[Copyright line has been changed on 21 March 2014, after first online publication.]
The ecological consequences of megafaunal loss: giant tortoises and wetland biodiversity
Article first published online: 25 NOV 2013
© 2013 The Authors. Ecology Letters published by John Wiley & Sons Ltd and CNRS.
This is an open access article under the terms of the Creative Commons Attribution License, which permits use, distribution and reproduction in any medium, provided the original work is properly cited.
Volume 17, Issue 2, pages 144–154, February 2014
How to Cite
Ecology Letters (2014) 17 144–154
- Issue published online: 2 JAN 2014
- Article first published online: 25 NOV 2013
- Manuscript Accepted: 24 SEP 2013
- Manuscript Revised: 21 AUG 2013
- Manuscript Received: 18 JUL 2013
- UK Natural Environment Research Council. Grant Number: NE/C510667/1
- National Geographic Society
- Swiss Association of Friends of the Galápagos Islands
- Climate Change Consortium of Wales
- Coprophilous fungi;
- ecosystem engineer;
- Galápagos Islands;
- giant tortoise;
- megafaunal extinction;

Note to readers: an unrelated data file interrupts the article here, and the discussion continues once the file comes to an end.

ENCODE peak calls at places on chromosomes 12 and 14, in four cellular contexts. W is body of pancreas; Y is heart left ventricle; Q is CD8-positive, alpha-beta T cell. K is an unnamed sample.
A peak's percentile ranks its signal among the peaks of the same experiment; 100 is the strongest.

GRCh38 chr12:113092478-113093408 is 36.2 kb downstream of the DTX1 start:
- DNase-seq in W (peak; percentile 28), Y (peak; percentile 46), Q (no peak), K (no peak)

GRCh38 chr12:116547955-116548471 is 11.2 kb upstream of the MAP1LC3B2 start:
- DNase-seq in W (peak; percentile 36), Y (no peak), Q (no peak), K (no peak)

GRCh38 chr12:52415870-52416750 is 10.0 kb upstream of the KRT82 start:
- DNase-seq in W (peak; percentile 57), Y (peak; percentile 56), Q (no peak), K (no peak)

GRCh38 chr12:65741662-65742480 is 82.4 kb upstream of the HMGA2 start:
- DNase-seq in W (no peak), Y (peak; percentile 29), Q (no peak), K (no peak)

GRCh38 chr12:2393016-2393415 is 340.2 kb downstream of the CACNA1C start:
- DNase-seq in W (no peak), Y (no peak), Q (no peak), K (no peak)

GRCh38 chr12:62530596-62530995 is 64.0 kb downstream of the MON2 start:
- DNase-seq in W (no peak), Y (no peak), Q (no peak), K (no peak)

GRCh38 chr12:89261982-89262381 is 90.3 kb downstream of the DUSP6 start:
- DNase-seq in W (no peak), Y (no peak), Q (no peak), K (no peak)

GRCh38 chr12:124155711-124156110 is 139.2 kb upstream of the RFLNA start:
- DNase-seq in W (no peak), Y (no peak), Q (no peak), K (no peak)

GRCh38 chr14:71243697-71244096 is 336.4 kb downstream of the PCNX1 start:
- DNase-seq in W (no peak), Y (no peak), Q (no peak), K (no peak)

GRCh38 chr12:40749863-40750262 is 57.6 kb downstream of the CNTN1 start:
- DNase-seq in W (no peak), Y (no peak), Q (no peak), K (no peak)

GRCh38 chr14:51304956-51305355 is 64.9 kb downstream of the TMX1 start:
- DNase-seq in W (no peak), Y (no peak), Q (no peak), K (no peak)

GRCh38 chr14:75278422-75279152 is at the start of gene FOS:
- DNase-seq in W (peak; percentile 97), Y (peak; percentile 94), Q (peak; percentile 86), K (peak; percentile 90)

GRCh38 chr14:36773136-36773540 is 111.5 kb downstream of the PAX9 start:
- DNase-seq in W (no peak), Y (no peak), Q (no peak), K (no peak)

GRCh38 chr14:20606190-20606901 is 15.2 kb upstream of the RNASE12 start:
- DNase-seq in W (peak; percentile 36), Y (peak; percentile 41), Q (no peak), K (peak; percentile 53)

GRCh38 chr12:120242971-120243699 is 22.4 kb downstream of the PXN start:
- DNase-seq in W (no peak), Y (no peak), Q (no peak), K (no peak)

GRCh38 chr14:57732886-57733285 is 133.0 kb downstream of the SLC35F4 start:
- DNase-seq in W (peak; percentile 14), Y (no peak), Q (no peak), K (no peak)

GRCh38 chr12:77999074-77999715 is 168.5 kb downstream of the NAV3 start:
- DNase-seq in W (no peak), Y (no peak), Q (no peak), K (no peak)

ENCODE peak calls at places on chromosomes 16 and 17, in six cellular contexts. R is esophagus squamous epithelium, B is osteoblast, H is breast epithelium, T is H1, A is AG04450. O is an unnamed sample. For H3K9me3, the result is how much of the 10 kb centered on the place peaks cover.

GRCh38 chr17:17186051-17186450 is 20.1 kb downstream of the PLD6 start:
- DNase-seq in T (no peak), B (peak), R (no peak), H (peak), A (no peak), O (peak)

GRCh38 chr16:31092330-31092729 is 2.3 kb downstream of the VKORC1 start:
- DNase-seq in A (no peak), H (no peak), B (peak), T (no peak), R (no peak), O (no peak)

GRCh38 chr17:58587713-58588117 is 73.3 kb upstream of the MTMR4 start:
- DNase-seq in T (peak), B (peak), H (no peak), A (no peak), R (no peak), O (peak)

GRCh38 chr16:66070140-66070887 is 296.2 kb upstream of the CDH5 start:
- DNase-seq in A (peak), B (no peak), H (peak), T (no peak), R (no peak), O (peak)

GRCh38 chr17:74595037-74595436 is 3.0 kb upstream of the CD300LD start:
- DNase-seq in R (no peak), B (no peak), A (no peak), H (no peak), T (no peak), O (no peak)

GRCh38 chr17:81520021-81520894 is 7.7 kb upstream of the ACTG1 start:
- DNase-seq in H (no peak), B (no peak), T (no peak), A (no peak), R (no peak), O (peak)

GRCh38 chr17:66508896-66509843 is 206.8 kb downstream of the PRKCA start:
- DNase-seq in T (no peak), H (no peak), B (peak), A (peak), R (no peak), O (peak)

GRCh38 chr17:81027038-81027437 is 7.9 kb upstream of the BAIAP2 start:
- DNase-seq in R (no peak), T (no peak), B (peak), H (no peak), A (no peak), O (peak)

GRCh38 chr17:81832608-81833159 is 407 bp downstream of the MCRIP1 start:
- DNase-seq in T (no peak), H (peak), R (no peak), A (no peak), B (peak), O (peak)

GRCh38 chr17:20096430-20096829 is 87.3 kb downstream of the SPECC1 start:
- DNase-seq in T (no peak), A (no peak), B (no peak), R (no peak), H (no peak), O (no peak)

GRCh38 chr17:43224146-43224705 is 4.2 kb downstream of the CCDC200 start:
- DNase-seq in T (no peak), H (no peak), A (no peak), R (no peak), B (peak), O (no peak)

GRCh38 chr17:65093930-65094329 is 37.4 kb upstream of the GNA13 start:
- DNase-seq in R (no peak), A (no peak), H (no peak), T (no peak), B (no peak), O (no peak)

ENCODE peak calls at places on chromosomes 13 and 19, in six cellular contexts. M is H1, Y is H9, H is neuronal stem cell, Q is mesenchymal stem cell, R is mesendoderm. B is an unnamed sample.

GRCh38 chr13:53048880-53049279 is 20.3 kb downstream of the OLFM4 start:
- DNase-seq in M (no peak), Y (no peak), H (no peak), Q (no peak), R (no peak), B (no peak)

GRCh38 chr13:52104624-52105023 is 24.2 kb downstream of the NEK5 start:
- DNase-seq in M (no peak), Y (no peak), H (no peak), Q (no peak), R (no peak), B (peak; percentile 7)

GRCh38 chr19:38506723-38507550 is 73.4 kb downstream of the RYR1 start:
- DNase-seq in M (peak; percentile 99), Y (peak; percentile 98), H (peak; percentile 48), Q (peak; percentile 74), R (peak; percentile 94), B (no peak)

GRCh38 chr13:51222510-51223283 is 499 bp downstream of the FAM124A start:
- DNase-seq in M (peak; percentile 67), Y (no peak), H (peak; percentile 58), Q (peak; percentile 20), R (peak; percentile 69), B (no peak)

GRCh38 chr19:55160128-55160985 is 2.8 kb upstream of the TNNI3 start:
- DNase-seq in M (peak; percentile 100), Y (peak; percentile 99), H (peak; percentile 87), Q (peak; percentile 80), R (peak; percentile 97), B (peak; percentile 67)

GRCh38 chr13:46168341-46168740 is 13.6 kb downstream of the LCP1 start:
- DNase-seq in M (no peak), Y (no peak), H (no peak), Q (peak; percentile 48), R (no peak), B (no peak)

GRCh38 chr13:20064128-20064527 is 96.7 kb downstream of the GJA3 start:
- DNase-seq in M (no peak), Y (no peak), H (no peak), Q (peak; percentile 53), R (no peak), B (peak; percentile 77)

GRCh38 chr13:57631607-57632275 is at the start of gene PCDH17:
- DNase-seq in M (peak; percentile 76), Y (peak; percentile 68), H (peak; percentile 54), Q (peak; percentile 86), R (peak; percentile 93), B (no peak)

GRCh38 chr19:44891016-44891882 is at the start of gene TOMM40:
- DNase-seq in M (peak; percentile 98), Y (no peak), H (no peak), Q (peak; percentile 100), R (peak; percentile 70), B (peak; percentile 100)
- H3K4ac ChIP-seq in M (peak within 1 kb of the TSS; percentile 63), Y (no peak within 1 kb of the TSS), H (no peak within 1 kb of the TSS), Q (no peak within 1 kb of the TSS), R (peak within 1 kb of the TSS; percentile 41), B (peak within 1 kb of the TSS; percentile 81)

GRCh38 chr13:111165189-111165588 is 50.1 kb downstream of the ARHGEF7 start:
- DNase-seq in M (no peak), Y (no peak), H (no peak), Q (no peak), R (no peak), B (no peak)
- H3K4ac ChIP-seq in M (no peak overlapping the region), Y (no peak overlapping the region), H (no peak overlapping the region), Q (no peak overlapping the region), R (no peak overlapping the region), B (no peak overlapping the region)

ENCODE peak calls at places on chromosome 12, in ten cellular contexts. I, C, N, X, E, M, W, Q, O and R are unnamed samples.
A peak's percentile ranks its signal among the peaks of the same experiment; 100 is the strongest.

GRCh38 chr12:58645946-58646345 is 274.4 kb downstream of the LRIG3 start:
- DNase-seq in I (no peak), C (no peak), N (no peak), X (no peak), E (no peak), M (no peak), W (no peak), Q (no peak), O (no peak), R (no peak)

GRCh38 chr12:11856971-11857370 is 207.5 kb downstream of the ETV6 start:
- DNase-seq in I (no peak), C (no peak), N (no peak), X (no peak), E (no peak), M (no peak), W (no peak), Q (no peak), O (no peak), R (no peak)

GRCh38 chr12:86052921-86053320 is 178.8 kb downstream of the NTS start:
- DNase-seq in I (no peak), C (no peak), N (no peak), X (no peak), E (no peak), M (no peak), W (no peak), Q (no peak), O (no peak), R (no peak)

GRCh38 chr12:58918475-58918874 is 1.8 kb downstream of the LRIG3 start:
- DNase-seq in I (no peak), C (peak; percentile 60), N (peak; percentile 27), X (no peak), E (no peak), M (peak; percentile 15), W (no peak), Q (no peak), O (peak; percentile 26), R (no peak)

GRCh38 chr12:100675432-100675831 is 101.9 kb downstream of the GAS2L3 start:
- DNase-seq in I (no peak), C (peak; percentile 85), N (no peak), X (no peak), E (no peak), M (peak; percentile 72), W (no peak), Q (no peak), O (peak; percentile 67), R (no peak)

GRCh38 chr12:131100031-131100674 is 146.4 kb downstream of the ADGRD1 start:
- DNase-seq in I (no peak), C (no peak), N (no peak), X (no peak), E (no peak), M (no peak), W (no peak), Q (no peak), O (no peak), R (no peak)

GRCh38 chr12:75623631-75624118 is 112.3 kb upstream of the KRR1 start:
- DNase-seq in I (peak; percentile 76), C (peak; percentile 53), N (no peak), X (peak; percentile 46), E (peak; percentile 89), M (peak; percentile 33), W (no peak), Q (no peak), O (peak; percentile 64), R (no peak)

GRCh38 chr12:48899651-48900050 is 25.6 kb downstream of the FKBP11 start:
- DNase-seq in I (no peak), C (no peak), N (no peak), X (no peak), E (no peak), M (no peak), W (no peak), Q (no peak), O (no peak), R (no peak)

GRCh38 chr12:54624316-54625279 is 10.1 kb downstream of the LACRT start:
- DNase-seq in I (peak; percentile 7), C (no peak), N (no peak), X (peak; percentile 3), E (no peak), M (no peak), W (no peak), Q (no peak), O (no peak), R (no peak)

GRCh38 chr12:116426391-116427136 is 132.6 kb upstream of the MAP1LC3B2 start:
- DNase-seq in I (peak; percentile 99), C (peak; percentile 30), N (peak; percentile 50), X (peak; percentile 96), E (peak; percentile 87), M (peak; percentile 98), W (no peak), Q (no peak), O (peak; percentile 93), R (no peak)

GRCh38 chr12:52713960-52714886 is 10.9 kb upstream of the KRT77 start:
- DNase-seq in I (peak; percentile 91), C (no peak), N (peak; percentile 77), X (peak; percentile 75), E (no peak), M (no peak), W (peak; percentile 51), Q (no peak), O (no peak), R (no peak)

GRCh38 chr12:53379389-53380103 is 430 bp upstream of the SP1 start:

The giant tortoises of the Galápagos have become greatly depleted since European discovery of the islands in the 16th Century, with populations declining from an estimated 250 000 to between 8000 and 14 000 in the 1970s. Successful tortoise conservation efforts have focused on species recovery, but ecosystem conservation and restoration requires a better understanding of the wider ecological consequences of this drastic reduction in the archipelago's only large native herbivore. We report the first evidence from palaeoecological records of coprophilous fungal spores of the formerly more extensive geographical range of giant tortoises in the highlands of Santa Cruz Island. Upland tortoise populations on Santa Cruz declined 500–700 years ago, likely the result of human impact or possible climatic change. Former freshwater wetlands, a now limited habitat-type, were found to have converted to Sphagnum bogs concomitant with tortoise loss, subsequently leading to the decline of several now-rare or extinct plant species.